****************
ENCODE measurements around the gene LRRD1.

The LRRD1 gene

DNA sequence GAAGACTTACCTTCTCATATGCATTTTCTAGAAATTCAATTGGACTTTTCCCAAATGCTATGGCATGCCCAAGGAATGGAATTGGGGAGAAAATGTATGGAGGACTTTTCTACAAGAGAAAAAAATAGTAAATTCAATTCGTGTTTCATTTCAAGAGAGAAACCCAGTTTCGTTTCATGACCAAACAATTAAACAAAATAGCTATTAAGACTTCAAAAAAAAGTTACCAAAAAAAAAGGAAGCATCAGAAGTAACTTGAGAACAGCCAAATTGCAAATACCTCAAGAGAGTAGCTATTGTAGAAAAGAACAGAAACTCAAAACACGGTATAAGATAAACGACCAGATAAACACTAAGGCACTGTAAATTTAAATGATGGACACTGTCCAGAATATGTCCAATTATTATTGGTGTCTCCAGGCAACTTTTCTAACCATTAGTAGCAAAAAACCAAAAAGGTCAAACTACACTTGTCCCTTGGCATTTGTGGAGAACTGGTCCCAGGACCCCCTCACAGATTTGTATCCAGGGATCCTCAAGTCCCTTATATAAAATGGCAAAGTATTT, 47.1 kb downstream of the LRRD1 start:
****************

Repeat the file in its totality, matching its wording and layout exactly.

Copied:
ENCODE measurements around the gene LRRD1.

The LRRD1 gene

DNA sequence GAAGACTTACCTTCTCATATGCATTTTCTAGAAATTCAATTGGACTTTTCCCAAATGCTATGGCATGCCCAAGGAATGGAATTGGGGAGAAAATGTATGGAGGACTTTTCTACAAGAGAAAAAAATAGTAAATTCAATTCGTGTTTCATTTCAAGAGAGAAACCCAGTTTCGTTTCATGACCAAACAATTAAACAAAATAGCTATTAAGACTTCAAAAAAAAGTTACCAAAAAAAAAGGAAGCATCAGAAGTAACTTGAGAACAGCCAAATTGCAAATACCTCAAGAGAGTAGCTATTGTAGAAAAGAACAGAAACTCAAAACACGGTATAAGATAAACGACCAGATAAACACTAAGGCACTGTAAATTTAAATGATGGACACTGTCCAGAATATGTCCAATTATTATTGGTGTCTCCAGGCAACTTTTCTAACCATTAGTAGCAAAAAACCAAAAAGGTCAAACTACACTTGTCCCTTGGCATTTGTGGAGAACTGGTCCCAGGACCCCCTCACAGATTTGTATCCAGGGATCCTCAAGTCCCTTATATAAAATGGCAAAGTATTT, 47.1 kb downstream of the LRRD1 start: